He tried as best he could to block these thoughts. All he had, apart from Red, was his conscience. Just surviving life was never good enough for him. This was an adventure and he was the main player. All eyes were on him.

His right thigh still ached from a previous exploit but the blood was flowing better. If he was going to take Buck Henry, then he needed strong legs. Quick hands and a calm mind were also essential in a shootout. They say one of the things that goes in a duel is the legs. Bearing that in mind, Murphy pulled Red up early. The mountains weren't that far away now, but he needed to stretch his limbs.

When his right leg hit the ground, he could feel the muscles tightening. He shook his legs from side to side. Then he stretched and flexed them. While he gave Red some water, all he thought of was Buck Henry. Gardner had said that he was a feared gunslinger. How good could he be? Murphy knew of some trouble shooters, but his name was a mystery. Only time would tell.

The air was getting cool and a slight breeze was blowing. He grabbed Red by the reins and slowly walked beside him. It felt good to be out of the saddle. But looking up he noticed that the evening was rapidly trickling in so he hopped back onto his horse. Then they galloped quickly towards the hills.

The rise was gentle but continuous. As they climbed, the mountains got bigger and bigger while the walls got closer and closer. A tunnel was coming up. It was fifteen feet high and twelve feet wide. It was known as the Cappala Ridge, a two-mile passage that cut a swath through the Cappala Mountain. He had never gone through it before, but had heard of its reputation. Folklore claimed that it had a living spirit. A place the natives called "Juwa Chowa" - Tunnel of the Dead.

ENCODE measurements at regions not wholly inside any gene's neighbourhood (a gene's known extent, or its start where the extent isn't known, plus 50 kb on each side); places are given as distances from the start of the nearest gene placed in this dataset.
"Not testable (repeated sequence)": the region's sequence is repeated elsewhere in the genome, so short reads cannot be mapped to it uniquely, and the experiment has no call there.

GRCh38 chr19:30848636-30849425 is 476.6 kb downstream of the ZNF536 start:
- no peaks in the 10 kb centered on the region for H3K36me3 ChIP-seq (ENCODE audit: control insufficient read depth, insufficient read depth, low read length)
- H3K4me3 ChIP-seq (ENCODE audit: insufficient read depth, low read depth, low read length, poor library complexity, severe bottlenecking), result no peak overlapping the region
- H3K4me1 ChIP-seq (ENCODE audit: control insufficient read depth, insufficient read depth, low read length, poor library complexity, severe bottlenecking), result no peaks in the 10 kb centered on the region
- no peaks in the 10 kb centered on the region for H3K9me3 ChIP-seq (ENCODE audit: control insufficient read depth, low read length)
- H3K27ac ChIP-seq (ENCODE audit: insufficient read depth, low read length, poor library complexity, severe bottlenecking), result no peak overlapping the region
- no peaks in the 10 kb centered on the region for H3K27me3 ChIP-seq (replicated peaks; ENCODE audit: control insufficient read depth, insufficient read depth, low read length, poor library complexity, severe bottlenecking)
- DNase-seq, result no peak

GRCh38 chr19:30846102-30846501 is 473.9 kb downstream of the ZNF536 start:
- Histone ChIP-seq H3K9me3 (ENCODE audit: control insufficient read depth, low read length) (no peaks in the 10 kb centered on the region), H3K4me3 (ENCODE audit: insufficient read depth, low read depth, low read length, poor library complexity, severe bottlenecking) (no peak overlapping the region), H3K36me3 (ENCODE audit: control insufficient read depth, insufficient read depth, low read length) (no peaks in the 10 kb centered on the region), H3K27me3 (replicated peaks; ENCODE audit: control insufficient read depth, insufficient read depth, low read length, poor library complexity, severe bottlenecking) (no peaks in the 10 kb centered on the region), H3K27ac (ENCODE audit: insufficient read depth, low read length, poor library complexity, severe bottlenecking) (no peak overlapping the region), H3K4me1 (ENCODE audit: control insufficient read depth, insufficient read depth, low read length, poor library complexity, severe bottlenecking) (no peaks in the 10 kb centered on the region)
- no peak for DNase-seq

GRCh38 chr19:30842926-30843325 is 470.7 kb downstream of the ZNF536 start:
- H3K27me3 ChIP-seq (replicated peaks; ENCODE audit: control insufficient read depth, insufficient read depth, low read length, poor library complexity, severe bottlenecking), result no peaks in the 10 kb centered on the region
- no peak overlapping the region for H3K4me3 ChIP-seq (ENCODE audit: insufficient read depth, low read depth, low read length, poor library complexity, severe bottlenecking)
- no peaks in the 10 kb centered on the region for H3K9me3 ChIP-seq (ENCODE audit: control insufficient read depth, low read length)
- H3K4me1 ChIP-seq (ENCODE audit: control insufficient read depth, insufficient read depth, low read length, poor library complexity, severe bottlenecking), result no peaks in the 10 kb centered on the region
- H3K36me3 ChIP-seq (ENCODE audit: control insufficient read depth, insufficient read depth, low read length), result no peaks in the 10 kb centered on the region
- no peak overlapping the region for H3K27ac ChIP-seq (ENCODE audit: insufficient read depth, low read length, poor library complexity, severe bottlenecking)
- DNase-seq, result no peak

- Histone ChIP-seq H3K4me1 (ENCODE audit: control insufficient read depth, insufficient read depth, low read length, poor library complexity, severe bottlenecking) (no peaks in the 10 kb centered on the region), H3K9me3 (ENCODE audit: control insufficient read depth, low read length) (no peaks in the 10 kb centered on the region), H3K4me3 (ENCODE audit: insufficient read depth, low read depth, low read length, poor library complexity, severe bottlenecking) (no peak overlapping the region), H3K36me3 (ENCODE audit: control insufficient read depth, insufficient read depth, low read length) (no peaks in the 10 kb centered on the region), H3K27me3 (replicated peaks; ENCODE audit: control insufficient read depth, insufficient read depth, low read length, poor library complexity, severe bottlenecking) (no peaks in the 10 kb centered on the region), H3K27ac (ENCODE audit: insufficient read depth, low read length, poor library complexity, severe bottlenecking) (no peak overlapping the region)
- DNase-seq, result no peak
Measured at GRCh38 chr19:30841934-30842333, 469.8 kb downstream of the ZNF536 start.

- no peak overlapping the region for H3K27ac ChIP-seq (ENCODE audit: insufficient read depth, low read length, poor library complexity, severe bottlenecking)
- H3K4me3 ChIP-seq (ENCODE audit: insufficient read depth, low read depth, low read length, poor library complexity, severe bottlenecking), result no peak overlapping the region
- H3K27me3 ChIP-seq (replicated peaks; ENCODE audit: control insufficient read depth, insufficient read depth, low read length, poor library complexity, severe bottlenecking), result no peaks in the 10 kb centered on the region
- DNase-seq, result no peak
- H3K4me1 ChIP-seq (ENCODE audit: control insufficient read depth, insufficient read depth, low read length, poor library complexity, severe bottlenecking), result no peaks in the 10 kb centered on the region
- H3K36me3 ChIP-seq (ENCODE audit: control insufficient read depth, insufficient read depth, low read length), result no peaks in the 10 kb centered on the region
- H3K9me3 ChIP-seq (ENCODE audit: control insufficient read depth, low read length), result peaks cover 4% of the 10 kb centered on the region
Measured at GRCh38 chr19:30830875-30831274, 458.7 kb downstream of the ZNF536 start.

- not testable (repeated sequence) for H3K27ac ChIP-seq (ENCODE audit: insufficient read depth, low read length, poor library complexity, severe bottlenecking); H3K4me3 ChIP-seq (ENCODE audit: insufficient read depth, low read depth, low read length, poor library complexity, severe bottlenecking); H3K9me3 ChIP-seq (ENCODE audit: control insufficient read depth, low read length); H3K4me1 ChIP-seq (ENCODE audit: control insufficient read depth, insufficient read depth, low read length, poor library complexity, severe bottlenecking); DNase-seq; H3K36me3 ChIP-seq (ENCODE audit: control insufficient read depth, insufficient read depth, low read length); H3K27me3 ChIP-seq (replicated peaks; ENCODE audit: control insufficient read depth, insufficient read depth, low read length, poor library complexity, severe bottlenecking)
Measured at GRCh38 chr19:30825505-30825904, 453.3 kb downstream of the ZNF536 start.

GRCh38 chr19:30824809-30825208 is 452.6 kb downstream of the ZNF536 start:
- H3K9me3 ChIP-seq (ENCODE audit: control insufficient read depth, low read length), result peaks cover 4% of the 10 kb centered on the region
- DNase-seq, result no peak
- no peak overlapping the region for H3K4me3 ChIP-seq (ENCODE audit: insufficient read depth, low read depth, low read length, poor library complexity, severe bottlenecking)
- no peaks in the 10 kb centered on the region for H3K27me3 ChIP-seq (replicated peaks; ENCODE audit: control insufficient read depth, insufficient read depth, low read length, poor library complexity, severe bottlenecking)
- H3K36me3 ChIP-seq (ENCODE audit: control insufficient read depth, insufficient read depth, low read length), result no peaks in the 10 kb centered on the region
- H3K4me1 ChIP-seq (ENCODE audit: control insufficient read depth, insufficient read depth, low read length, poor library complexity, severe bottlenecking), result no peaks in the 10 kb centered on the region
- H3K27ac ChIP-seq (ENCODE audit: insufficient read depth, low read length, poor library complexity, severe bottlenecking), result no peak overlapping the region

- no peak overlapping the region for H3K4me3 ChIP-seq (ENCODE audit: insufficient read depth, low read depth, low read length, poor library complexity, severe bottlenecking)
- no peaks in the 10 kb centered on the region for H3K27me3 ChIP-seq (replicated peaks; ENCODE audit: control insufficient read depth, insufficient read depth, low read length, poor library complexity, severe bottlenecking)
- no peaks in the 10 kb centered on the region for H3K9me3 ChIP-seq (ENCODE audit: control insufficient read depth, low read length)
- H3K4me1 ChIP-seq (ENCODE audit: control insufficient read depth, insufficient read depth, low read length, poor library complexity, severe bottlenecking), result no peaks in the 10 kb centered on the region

Murphy stopped just before the entrance. A chill was picking up so he hopped off Red. Beside him stood the last remains of a decrepit ash tree that seemed to defy gravity by its upright pose. Even if the vultures don’t desire you, thought Murphy, I can use your gifts. His strong hands broke a two foot long branch off the nearest overhanging arm. Then he winked in thanks to the elderly plant and walked back to his friend. Murphy took a small cloth from his saddlebag which he wrapped and tied to one end of the stick. Then he lit the cloth and held it aloft as a guiding light. A creepy, howling sound came from inside the tunnel. It made the hairs on the back of his head, stand. Murphy slowly but purposely pulled Red into the darkness. As they walked into the abyss, the burning cloth illuminated the walls in front. It was going to take a while to pass through, he figured, but it was still quicker than going over the mountain.

They took their time as they manoeuvred along the rocky path. With each passing stride they could hear a collage of sounds. Crunching, squealing and crying noises filled the air. Murphy had never feared the dark, but there was something eerie about the unknown. Turning around he could just about see the entrance that he had entered. It was merely a faint light in the distance. The air wrapped a cold blanket around his body while his fingers felt the condensation in the air. Red gave a slight holler. Murphy stopped and spoke encouraging words in his ear.